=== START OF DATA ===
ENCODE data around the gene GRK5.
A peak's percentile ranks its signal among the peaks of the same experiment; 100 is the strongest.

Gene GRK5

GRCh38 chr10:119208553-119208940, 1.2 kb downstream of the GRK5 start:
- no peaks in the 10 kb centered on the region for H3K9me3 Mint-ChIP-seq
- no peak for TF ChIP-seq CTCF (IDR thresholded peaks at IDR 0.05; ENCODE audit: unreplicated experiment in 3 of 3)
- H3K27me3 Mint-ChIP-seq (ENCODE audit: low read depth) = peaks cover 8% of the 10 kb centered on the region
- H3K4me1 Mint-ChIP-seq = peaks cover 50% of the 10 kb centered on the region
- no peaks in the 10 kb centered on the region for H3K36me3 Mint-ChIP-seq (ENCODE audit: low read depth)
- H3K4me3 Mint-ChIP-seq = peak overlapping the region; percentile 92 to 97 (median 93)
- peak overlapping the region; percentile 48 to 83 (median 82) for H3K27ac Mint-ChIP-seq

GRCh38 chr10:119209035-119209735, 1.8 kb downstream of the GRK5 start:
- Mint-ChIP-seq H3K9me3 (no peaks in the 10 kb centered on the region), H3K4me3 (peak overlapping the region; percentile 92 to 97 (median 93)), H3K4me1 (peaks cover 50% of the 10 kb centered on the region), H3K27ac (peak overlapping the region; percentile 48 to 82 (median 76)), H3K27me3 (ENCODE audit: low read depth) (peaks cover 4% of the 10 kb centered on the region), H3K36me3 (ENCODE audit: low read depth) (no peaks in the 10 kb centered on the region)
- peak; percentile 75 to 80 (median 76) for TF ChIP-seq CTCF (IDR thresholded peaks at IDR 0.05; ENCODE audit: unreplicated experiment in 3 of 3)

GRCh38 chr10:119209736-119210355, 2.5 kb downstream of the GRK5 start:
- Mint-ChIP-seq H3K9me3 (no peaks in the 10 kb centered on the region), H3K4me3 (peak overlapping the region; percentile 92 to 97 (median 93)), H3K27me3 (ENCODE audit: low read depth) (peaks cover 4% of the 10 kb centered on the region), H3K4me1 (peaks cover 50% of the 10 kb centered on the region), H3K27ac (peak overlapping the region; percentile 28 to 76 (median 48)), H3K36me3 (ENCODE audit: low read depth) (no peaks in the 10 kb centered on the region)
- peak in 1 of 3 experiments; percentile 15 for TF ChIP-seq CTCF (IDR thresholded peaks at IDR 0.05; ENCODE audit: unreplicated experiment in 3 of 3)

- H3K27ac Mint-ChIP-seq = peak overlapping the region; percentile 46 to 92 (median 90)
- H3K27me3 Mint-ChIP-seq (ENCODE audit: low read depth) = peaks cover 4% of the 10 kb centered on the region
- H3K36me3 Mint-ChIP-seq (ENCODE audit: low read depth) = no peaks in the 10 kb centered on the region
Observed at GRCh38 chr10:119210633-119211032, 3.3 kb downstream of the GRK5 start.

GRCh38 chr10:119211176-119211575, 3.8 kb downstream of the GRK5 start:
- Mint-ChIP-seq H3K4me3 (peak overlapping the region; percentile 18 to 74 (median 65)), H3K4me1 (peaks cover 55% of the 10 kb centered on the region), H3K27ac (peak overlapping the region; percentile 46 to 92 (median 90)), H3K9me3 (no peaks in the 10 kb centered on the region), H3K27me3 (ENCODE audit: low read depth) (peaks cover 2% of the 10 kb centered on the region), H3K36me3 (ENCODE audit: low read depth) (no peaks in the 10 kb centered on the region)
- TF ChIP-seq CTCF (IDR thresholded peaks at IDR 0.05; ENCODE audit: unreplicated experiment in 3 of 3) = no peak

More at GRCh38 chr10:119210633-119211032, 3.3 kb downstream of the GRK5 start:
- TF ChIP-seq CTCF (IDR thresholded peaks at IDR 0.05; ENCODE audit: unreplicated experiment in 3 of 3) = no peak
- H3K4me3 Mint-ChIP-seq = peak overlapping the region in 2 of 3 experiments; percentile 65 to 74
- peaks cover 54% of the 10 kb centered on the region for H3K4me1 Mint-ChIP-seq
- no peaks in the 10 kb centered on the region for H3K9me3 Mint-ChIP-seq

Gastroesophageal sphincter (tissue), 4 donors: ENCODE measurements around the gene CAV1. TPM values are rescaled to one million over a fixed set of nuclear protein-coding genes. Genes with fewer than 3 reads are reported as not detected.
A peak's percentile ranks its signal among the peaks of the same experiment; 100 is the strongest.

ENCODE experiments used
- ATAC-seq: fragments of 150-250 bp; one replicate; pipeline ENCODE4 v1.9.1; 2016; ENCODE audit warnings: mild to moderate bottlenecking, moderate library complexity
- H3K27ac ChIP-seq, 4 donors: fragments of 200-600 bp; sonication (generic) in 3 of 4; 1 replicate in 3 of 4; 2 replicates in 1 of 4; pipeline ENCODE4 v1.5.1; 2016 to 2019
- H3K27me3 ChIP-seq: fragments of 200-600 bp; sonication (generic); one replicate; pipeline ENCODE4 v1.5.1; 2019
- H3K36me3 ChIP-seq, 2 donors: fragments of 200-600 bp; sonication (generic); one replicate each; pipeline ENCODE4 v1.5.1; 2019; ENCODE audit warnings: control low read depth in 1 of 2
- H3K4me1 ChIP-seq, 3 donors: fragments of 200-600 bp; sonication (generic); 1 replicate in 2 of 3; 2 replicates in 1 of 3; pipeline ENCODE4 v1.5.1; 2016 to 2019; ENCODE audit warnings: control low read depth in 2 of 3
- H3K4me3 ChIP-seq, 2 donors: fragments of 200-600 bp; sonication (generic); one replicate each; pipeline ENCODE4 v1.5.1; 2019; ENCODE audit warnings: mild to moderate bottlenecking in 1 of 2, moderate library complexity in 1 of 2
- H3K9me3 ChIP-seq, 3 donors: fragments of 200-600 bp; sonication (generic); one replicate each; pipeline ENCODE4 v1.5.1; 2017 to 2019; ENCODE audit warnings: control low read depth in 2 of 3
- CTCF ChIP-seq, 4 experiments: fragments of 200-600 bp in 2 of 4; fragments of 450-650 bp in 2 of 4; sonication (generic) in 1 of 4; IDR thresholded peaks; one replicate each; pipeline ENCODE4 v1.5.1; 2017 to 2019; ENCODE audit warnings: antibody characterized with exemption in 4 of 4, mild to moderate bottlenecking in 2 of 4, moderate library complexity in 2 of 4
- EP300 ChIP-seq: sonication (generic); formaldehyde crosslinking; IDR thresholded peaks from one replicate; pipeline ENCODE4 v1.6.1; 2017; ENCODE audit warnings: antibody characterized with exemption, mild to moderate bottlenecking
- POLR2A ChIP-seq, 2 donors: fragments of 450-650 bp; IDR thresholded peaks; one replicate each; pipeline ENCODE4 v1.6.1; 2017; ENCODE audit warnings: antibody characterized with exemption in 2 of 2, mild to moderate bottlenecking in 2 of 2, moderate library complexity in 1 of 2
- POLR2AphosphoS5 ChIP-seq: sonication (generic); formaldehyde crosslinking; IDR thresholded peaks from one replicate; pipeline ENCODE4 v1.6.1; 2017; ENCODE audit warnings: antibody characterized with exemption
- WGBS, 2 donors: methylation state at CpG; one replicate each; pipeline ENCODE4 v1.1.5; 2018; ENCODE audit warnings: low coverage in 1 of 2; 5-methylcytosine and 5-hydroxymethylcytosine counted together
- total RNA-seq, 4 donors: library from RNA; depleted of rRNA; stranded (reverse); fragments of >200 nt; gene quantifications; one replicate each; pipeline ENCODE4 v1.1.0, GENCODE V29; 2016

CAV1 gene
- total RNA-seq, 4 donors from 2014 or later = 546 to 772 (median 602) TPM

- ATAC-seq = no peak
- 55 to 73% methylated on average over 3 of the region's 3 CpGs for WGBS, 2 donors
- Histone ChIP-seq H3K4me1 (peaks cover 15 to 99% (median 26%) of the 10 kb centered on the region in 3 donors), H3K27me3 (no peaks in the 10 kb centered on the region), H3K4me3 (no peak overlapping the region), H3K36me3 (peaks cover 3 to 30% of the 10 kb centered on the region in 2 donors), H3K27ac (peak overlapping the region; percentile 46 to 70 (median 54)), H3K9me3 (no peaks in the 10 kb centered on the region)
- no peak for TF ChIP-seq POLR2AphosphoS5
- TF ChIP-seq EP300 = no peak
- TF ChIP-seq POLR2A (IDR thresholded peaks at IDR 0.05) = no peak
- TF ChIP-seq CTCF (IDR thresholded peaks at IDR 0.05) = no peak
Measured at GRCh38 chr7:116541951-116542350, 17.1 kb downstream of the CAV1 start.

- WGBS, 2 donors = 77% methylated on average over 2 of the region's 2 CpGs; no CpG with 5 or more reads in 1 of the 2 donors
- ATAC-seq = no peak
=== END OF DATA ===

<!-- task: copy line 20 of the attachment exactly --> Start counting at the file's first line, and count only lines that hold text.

- H3K36me3 Mint-ChIP-seq (ENCODE audit: low read depth) = no peaks in the 10 kb centered on the region